“Pay them more.”
— President Biden whispers in response to questions about worker shortages. pic.twitter.com/8OtMvzizFT
— The Recount (@therecount) June 24, 2021
Biden reminds reporters questioning his strategy that, after decades on Capitol Hill, he knows Congress better than they do
— John Harwood (@JohnJHarwood) June 24, 2021
‘We have a deal’: President Biden hailed a $1.2 trillion bipartisan Senate deal to renew the nation's infrastructure and stimulate the world’s largest economy https://t.co/R0lGEuduk2 pic.twitter.com/AZwvznlvnO
— Reuters (@Reuters) June 25, 2021
Per the BBC:
… Less than half the money in the eight-year proposal is new spending. It includes $109bn for roads and bridges, $66bn for railways, $49bn for public transport and $25bn for airports, according to a White House statement.
A further $73bn would be pumped into power grid and $65bn for expanding Americans’ access to broadband internet.
The package is meant to be paid for with unused coronavirus aid money and returned state jobless benefits.
Democrats also argue the bill’s proposed $40bn investment in the Internal Revenue Service for beefed-up enforcement would generate a net gain of $100bn in extra tax revenue…
The president wants to enact another, roughly $6tn spending package that would roll in his party’s priorities on climate change, education, paid leave and childcare benefits. It is being drafted by Senator Bernie Sanders, a self-described democratic socialist.
That measure is expected to include tax increases on the wealthy and corporations. It would be passed by a budget reconciliation process that would not require any Republican votes in the Senate.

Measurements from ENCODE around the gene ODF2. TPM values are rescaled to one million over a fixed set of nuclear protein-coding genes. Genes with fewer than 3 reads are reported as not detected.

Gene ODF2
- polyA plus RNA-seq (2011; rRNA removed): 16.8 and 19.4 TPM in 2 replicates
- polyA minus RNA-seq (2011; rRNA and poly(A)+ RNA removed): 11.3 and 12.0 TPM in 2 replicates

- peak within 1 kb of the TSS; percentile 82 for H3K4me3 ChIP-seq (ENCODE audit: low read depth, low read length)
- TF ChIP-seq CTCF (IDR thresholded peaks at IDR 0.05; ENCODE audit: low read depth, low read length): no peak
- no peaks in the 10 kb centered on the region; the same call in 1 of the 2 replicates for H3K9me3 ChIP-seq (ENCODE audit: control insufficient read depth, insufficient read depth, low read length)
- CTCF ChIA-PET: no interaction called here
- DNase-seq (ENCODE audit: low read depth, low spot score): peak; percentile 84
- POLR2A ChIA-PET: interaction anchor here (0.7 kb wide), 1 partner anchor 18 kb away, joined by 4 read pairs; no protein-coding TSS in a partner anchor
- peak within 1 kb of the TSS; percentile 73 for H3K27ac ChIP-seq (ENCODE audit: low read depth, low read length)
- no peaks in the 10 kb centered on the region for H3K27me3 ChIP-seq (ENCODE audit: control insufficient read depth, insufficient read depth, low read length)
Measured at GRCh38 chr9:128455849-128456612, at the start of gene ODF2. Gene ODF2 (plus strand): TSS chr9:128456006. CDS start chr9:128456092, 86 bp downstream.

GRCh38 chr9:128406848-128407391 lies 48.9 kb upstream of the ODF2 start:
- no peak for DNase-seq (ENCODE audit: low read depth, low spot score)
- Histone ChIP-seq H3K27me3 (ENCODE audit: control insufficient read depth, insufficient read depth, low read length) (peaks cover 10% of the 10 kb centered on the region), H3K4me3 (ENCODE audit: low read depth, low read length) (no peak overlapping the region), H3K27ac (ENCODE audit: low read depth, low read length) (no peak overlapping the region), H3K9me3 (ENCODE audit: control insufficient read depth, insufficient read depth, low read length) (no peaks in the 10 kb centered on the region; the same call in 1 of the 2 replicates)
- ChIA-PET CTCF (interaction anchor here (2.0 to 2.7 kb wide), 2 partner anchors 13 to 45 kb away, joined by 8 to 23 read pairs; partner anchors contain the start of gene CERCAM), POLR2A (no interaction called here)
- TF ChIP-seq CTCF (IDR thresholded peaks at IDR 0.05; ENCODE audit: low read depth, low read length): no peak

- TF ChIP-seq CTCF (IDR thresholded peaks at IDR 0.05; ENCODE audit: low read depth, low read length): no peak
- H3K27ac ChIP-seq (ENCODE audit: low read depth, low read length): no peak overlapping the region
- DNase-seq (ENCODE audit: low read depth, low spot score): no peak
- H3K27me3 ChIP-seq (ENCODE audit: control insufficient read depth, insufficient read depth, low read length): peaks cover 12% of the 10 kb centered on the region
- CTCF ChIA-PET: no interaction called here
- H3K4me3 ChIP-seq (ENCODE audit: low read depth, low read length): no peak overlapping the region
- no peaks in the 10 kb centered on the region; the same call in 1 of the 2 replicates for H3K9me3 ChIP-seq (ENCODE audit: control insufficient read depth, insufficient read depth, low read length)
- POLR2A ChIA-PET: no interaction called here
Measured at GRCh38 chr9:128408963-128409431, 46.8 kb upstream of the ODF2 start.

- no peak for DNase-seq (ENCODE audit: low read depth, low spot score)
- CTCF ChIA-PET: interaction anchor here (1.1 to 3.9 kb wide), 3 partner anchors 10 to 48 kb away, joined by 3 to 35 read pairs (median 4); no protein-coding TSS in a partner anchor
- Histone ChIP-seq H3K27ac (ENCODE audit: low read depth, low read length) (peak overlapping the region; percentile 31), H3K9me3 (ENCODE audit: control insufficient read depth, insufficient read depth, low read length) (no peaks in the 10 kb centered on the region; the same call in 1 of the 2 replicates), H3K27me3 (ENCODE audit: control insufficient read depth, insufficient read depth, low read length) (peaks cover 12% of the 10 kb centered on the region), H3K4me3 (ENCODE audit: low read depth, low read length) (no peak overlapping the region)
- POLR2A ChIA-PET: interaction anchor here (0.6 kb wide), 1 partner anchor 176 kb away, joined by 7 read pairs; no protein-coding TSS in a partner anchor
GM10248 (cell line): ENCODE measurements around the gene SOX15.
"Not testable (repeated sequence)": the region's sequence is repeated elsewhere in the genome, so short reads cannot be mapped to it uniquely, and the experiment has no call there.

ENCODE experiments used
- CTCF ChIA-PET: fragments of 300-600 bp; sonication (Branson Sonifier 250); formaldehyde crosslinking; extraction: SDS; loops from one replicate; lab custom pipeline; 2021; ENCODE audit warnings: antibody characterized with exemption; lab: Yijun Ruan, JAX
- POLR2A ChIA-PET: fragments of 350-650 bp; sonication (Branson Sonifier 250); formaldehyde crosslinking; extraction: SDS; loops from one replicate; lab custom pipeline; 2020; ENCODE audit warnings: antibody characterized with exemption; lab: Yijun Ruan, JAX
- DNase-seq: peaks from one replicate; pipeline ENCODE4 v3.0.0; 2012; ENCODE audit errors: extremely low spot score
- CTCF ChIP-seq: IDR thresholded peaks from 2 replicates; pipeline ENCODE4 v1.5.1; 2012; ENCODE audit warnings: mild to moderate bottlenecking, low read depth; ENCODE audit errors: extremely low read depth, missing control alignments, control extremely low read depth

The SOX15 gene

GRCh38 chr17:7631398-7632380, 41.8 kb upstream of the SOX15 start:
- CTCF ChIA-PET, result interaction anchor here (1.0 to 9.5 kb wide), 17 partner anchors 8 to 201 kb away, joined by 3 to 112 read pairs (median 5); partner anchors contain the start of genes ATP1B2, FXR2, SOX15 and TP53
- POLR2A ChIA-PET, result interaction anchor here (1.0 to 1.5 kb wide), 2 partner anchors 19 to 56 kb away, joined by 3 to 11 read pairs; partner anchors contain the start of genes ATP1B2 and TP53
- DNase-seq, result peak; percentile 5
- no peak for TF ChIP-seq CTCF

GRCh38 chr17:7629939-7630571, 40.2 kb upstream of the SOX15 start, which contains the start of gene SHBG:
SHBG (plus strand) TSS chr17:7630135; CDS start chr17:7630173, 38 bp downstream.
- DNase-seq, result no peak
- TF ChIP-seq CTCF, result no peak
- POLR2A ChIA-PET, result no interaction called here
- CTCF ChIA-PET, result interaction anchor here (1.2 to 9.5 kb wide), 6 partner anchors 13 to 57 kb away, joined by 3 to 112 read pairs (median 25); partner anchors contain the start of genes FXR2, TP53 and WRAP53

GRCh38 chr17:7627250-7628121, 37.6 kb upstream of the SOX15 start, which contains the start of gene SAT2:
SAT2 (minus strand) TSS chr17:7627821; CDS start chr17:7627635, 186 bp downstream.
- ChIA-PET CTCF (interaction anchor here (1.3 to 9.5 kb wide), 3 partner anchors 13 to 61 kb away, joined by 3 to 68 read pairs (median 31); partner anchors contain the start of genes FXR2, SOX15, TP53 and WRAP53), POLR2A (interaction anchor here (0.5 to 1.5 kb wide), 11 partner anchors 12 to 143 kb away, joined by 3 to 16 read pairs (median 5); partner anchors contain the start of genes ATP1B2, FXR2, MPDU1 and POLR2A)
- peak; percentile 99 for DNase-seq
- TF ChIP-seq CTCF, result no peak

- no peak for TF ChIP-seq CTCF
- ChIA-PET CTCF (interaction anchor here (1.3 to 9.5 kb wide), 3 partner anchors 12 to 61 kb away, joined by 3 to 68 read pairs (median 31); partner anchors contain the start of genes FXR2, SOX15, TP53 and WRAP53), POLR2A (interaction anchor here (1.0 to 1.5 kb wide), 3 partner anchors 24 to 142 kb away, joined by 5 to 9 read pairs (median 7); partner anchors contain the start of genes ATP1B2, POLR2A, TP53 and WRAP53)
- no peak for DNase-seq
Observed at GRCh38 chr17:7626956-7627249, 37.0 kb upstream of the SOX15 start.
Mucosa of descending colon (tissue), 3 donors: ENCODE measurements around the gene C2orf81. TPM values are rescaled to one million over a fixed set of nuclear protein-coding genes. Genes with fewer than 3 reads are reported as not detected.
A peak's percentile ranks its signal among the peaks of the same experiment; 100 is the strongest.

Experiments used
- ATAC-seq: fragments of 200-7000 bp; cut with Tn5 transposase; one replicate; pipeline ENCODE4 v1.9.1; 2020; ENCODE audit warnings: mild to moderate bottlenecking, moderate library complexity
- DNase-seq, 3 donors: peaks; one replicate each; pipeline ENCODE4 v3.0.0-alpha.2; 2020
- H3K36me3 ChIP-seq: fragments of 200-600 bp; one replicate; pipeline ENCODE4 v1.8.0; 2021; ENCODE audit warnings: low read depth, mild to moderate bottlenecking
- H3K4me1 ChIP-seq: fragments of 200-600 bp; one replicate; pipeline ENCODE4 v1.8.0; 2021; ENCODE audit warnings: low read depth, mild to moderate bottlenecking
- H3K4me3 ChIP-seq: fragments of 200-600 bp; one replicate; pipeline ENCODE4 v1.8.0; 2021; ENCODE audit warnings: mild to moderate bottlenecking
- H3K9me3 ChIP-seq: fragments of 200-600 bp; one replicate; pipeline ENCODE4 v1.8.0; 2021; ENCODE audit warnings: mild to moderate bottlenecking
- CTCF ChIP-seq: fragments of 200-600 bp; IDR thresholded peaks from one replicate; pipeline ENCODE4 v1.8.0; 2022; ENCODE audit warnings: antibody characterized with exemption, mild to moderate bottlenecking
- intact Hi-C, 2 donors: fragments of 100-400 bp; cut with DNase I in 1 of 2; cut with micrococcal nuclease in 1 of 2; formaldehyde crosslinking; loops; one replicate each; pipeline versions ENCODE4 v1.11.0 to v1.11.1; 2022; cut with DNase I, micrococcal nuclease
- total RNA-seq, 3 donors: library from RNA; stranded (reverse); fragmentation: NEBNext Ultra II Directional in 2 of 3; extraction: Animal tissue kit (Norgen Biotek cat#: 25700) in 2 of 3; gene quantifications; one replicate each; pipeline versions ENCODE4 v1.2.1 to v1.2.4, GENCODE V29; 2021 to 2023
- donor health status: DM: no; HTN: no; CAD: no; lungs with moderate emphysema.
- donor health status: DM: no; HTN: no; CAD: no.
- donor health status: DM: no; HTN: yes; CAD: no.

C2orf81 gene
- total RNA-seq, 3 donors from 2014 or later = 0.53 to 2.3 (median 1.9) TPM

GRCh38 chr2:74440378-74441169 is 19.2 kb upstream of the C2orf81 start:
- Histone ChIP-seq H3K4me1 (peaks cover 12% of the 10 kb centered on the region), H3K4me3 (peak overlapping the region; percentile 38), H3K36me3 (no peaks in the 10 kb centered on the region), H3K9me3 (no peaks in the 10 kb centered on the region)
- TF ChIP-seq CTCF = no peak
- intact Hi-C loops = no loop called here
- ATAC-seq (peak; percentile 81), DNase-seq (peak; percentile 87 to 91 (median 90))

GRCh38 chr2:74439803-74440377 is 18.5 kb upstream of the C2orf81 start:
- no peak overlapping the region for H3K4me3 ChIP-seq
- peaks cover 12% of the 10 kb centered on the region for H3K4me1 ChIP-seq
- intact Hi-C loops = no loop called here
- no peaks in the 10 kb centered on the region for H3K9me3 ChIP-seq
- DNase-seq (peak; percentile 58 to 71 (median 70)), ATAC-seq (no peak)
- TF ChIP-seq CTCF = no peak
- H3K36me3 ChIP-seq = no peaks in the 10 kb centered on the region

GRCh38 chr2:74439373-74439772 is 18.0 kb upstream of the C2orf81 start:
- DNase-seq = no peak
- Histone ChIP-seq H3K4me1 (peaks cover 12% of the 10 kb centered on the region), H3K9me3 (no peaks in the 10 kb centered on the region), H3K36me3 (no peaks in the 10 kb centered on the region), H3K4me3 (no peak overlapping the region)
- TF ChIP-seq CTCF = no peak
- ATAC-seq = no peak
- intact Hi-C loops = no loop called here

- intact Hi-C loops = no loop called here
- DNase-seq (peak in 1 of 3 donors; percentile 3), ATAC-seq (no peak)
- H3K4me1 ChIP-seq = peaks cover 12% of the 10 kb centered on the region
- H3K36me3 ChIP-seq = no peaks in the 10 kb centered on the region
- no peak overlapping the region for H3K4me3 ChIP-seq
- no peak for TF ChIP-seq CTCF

The most powerful Democrat in the US House of Representatives, Speaker Nancy Pelosi, made clear they would not pass one bill without the other.
“There ain’t going to be a bipartisan bill without a reconciliation bill,” Mrs Pelosi said.
Mr Biden echoed that sentiment in later remarks from the East Room of the White House: “If this is the only thing that comes to me, I’m not signing it. It’s in tandem.”…
Today, after months of negotiation, a group of Democratic and Republican senators came to an agreement to invest in our nation’s infrastructure. The details of the plan can be found here. https://t.co/fIGJTrckOr
— The White House (@WhiteHouse) June 24, 2021
voting reform? problematic for the gop in terms of winning elections
environment? huge ideological tripwire
everyone loves infrastructure, even though they like to performatively complain about how it will be paid for
— Gerry Doyle (@mgerrydoyle) June 25, 2021
If McConnell is trying to sink the deal, here's his problem:
If he pressures the Group of 21 Rs to abandon it, then that frees up Manchin, Sinema etc to do the whole thing by reconciliation anyway.
So infrastructure still happens, just without Rs getting any credit. https://t.co/XSszmZxBNQ
— Bill Scher (@billscher) June 25, 2021